Jim Borghesani, a cannabis consultant who helped lead the pro-legalization ballot committee, said the lack of significant data on widespread harm proves legalization is working. “We’re not comparing this to some minor concerns. We’re comparing this to apocalyptic predictions by opponents of carnage on the streets,” he said.
Some marijuana proponents compare it to alcohol. “Roughly 15 percent of the population that drinks alcohol becomes addicted to it, so that’s not a good thing and we deal with that very poorly, but we also accept it in the face of having alcohol available to the other 85 percent,” said Jordan Tishler, a cannabis doctor at inhaleMD and president of the Association of Cannabis Specialists.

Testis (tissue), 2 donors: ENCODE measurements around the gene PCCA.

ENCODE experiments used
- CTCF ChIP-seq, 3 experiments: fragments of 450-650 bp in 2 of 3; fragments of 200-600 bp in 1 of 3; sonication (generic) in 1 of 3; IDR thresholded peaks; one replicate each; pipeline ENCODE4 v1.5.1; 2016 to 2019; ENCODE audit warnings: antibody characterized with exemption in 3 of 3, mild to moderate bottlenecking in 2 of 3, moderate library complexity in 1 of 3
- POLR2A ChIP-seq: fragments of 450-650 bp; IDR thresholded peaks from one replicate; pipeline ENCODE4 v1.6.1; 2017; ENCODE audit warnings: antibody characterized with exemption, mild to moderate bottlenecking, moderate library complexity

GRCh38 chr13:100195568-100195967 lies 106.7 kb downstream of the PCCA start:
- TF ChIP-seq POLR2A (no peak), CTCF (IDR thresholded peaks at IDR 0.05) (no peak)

Northampton Police Chief Jody Kasper, who has two marijuana stores in her city, said the real test of legalization could come years from now. “What we’re seeing is a change in culture in how people feel about marijuana,” Kasper said.